Matt, The Custard TV, 16th November 2015

[The boxset is] the perfect TV present for the masochists in your life. The agony of watching Mark, Jez and Super Hans navigate awkward situations is addictive and glorious. And part of that joy comes from the fact that we all recognise ourselves in the characters. So as the glorious show enters its final ever series, this is a perfect present for anyone who loves watching TV that makes them laugh -- and also want to die inside.

Kasia Delgado, Radio Times, 15th November 2015

"The problem for you is... I'm your friend."

Never was a truer phrase spoken. In a glorious opening to the very last series of Peep Show, the fabulously distrustable Jez, within whom somehow reside the soul and bones of Caligula, is living in a loo. Darling Mark is, six months on, still seething with anger about his ex, Dobby, and Jez's having tried to stick tongues down throats, yet needs Jez, if only to obviate his boredom with new real life and a new real flatmate. An apology is called for, by Mark, clearly with a certain pomp. Jez's witchy obfuscation and attempt at male bonding - "Obviously, I think we're both very sorry about what happened" - was a masterclass. Asked to apologise again, he resorted to crazed and thickened accents. Always a winner I find, when saying sorry. Just lovely and surely gong-heavy soon.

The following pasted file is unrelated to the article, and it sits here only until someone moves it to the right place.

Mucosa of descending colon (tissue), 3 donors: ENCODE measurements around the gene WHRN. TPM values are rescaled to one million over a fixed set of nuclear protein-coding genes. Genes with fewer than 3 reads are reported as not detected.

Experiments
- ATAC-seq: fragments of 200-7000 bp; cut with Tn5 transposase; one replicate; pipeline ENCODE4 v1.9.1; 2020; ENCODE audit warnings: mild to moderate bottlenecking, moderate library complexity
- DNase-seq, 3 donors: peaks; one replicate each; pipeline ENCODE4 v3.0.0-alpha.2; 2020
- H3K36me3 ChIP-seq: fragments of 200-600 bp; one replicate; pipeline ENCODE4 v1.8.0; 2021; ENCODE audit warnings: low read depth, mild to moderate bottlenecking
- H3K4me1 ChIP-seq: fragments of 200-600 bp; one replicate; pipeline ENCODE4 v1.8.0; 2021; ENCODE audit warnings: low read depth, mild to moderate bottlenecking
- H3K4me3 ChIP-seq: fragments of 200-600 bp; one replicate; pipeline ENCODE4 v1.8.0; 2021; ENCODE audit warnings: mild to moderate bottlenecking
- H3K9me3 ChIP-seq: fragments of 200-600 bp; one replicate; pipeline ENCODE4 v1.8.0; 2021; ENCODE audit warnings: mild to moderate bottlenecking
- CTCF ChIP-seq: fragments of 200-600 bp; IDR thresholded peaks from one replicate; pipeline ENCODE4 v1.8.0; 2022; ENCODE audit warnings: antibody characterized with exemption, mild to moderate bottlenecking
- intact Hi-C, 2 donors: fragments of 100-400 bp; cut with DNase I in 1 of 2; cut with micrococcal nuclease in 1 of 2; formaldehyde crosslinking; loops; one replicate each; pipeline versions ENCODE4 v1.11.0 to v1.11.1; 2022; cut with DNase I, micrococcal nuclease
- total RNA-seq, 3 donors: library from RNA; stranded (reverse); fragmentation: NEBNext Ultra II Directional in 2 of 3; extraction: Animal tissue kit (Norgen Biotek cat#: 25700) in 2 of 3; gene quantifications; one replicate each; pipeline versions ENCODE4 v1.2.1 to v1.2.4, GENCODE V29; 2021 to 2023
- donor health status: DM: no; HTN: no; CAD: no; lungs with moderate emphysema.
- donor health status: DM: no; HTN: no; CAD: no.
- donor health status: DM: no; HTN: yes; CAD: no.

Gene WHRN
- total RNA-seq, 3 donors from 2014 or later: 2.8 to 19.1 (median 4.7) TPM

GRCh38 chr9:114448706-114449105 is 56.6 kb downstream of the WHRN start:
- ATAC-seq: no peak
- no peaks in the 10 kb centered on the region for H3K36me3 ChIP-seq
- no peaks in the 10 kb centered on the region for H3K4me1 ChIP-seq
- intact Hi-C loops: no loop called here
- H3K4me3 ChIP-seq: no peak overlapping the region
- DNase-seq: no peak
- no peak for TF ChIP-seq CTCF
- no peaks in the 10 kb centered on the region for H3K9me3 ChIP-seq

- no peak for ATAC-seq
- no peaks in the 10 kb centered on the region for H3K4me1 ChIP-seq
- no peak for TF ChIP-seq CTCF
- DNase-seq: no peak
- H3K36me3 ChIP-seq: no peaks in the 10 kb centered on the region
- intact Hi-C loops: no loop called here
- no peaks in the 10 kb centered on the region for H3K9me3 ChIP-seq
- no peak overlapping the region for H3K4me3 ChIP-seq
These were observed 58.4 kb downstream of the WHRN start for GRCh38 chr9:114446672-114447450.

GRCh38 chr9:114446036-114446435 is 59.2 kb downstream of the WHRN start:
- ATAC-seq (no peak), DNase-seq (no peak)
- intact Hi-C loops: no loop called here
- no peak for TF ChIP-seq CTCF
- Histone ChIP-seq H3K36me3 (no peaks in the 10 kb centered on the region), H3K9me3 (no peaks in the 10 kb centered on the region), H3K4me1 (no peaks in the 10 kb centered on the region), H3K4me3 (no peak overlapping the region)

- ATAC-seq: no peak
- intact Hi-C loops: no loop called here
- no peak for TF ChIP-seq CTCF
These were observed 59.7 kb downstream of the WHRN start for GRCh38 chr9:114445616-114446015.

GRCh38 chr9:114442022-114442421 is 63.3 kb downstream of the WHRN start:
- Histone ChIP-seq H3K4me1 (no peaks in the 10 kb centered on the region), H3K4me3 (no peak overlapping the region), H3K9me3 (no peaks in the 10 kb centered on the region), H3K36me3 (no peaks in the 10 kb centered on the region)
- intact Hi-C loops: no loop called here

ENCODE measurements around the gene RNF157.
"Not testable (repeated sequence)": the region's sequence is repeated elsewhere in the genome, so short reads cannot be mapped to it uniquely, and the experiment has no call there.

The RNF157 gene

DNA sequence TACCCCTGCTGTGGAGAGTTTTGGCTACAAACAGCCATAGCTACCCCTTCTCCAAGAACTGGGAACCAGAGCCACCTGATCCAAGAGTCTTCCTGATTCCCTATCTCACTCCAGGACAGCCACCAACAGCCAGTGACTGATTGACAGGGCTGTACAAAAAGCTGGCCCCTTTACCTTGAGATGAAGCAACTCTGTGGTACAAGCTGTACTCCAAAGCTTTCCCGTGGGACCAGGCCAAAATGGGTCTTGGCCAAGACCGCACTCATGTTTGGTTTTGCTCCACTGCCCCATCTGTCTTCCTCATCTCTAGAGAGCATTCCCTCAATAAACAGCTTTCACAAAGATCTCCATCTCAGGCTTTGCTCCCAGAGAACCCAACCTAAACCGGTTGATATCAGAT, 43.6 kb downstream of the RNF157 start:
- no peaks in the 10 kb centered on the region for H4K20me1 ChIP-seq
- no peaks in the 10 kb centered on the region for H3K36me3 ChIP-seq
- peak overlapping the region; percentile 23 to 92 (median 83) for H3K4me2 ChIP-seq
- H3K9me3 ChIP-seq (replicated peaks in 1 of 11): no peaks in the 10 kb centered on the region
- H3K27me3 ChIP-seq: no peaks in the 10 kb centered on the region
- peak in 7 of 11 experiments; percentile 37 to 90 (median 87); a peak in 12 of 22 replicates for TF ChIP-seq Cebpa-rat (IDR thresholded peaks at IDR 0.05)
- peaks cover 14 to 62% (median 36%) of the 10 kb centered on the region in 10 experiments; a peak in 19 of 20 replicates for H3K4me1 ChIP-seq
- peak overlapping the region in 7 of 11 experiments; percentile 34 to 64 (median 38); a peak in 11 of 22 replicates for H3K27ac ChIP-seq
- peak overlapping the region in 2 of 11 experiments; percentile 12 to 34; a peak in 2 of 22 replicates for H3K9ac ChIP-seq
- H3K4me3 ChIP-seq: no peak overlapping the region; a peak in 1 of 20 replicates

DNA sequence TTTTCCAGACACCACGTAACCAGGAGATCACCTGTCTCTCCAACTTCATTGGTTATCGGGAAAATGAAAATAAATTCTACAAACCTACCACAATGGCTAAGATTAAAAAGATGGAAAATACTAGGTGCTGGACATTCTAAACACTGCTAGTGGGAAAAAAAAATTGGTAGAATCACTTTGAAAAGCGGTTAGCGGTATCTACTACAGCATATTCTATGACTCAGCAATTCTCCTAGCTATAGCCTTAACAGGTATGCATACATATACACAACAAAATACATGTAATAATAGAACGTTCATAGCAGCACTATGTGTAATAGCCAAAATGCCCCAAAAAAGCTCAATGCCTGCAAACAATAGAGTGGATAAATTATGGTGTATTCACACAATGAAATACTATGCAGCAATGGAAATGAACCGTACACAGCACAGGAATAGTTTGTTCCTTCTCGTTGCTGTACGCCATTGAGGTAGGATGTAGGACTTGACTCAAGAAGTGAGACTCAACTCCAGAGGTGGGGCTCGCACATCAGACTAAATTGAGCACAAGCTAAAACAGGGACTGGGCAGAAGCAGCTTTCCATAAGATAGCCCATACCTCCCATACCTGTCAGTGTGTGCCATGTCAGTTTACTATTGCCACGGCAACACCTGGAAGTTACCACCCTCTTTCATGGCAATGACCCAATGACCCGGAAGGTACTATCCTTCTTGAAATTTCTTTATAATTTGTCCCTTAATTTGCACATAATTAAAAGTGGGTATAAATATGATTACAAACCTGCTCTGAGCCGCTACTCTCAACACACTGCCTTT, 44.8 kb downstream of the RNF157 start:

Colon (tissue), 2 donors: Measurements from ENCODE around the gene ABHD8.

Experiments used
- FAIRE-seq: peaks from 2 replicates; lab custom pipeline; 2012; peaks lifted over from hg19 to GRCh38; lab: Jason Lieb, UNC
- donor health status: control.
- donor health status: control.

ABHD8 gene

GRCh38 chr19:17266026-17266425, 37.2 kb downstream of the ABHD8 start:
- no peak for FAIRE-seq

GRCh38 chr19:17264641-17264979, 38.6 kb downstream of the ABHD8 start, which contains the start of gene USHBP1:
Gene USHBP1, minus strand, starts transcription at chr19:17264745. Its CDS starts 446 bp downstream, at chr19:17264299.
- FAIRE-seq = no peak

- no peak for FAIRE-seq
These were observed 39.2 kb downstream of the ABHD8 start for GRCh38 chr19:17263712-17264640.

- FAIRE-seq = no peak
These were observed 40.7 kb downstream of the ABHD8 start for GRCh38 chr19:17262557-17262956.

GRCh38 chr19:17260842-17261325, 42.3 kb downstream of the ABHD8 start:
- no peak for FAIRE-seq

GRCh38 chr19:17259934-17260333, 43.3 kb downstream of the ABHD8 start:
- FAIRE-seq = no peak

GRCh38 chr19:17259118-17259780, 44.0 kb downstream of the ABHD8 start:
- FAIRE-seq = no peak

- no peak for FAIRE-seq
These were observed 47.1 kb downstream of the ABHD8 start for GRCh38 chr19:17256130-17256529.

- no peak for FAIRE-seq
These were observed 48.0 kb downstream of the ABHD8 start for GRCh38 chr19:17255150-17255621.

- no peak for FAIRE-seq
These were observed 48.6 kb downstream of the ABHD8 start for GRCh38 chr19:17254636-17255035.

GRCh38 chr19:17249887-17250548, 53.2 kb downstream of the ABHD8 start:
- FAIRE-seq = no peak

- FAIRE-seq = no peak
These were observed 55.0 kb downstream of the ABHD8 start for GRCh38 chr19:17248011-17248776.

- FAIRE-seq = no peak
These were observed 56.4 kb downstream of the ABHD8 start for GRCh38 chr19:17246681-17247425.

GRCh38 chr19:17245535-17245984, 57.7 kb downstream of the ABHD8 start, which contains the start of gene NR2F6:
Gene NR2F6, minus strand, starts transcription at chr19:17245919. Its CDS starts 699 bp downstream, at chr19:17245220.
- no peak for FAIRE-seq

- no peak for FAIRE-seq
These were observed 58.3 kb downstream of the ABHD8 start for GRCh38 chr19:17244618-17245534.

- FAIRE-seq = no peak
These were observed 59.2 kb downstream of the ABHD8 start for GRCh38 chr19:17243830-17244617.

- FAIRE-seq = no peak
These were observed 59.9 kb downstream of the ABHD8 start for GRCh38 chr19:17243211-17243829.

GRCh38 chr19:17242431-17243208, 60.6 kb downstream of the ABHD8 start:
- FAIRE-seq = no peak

Euan Ferguson, The Observer, 15th November 2015

It only returned this week, so I can't really say much about the consistency of this sitcom's final series, but Episode 1 was amusing. You can always rely on Peep Show for amazing one-liners and weirdly comical situations, but I think the show ran out of worthwhile story four series ago. It should have ended after Mark's disastrous wedding, because seeing the show constantly resetting itself (ignoring things like Mark being a father, or the fact his continued friendship with Jez isn't plausible) is what stopped it becoming an all-time classic. It just went on too long. But it continues to be funny, for the most part, because the jokes are still there and the performances always good. I just wish more care had been taken with its overall storylines and character arcs.

Dan Owen, Dan's Media Digest, 13th November 2015

So, here we are... back with the El Dude Brothers for one final ride aboard the perennial train wreck that is their lives.